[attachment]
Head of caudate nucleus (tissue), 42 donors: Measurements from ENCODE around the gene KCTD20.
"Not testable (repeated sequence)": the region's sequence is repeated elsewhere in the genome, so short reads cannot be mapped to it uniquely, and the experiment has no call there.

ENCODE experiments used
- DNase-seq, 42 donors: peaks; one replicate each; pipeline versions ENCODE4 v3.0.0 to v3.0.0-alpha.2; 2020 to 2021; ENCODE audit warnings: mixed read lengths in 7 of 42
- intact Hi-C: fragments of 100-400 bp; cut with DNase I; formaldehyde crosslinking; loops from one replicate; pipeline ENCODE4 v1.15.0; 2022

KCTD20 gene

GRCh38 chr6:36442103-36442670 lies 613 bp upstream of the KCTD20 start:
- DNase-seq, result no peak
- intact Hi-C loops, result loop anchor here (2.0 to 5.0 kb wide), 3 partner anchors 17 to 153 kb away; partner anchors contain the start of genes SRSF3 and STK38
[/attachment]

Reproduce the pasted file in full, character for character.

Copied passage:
Head of caudate nucleus (tissue), 42 donors: Measurements from ENCODE around the gene KCTD20.
"Not testable (repeated sequence)": the region's sequence is repeated elsewhere in the genome, so short reads cannot be mapped to it uniquely, and the experiment has no call there.

ENCODE experiments used
- DNase-seq, 42 donors: peaks; one replicate each; pipeline versions ENCODE4 v3.0.0 to v3.0.0-alpha.2; 2020 to 2021; ENCODE audit warnings: mixed read lengths in 7 of 42
- intact Hi-C: fragments of 100-400 bp; cut with DNase I; formaldehyde crosslinking; loops from one replicate; pipeline ENCODE4 v1.15.0; 2022

KCTD20 gene

GRCh38 chr6:36442103-36442670 lies 613 bp upstream of the KCTD20 start:
- DNase-seq, result no peak
- intact Hi-C loops, result loop anchor here (2.0 to 5.0 kb wide), 3 partner anchors 17 to 153 kb away; partner anchors contain the start of genes SRSF3 and STK38